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Brainard on ELB Policy

In this speech, FRB Governer Lael Brainard suggested the following approach to monetary policy at the Effective Lower Bound: .....I have been interested in exploring approaches that expand the ...
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What does it mean to “kickstart the economy”?

This answer claims that: the central banks have been lowering and lowering [interest] rates, desperate to kickstart the economy, but it's not been working What does "kickstart the economy" mean ...
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Cash and negative interest rates

Recently, I read an IMF blog on how the negative interest rate policy can be implemented feasibly here. I don't really understand what they are saying in this paragraph: When cash is available, ...
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bank lending channel and bank capital channel: mechanism step by step

In any definition of these concepts, I miss the first step: how exactly does expansionary or contractionary (rate changes, req. reserve changes, ... ) monetary policy affect bank deposits and bank ...
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What justifies the authority of a bank to create money when they make loans?

This is somewhat of a political or philosophical question. As explained by the Bank of England and elsewhere, the majority of broad money is created by credit to banks' accounts when they make loans. ...
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Are CPI stats weighed based on population size

Generally inflation and CPI are reported on a national level. If a country for example has 10 cities, after surveying prices in each individual city, how is the total CPI number determined for the ...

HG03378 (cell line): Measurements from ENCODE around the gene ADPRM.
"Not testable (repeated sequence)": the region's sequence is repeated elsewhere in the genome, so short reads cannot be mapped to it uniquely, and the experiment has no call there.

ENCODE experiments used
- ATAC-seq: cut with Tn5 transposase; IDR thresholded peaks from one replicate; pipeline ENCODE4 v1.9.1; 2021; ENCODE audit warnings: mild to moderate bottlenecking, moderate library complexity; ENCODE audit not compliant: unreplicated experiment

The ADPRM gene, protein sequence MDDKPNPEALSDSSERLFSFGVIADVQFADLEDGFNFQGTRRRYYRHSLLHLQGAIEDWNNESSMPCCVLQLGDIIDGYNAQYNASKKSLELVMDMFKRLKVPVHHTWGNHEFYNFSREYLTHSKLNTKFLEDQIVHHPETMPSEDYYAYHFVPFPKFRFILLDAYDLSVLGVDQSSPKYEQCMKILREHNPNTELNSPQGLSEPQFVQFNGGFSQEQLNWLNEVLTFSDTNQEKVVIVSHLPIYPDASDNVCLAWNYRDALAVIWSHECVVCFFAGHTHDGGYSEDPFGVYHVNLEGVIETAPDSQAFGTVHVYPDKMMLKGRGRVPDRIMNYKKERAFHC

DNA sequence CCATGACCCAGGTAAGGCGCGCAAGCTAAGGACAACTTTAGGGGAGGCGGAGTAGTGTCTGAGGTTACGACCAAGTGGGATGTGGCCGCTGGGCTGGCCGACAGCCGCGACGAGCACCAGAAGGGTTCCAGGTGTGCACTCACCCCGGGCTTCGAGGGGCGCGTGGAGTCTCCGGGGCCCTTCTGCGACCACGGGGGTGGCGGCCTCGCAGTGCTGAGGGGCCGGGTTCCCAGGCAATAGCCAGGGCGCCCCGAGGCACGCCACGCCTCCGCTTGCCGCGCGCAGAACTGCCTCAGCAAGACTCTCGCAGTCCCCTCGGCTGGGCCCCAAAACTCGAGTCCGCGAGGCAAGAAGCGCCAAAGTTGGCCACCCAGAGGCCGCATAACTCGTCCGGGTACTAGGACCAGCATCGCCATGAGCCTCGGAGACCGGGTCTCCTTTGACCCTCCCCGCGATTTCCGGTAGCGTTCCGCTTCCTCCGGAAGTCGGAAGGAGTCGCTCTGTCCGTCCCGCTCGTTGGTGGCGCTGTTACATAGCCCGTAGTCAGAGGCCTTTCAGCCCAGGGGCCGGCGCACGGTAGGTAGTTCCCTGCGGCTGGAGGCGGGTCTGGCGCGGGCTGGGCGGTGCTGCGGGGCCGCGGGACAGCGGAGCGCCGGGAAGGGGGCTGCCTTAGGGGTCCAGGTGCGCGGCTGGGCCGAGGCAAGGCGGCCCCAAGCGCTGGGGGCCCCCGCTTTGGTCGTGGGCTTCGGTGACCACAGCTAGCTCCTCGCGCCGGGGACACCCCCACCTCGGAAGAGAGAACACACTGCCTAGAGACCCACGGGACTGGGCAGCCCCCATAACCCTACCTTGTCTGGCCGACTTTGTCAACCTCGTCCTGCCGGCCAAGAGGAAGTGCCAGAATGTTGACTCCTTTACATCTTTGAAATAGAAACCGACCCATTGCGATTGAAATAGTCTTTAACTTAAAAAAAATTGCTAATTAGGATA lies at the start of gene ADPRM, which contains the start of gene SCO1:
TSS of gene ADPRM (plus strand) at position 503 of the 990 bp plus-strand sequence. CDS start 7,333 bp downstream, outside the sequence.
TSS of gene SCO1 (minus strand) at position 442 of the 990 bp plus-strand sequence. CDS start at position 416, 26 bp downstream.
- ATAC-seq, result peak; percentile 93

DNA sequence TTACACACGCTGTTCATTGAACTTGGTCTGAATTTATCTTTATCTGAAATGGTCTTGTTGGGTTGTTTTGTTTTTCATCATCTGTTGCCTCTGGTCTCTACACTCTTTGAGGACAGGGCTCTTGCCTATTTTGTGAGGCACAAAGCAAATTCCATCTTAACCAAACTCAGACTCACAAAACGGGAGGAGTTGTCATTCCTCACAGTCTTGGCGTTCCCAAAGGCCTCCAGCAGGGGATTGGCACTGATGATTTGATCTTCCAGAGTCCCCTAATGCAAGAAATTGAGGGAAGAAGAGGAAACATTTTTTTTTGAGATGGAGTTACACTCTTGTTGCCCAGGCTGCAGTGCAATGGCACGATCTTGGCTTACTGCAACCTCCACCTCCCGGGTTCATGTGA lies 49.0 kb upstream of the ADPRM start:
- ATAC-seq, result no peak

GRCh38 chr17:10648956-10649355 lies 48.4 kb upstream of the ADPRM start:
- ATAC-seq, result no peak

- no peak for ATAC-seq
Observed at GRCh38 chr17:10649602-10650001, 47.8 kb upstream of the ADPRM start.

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What was the difference between the UK government’s special liquidity scheme and quantitative easing?

How exactly were the two schemes related and was the lending of treasury bills the same as electronically creating money to buy bonds?
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Why is there a big change in the money supply at the beginning of each month?

I was watching Argentina's daily change in monetary base for a selected period and there is a clear spike at the beginning on each month. Then during the month it slowly goes down until reaching ...
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Does a negative interest decrease the money supply?

If there is less money, its value increases. There is less liquidity when there is less money. Does a negative interest decrease the money supply? Especially when people don't need money: they saved ...
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Forward exchange rates and inflation

Looking at forward rates, the exchange rate for the currency with the higher interest rate gets worse over time. This makes sense or else there would be an arbitrage opportunity to borrow in the low ...
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Velocity of M1 versus M2 money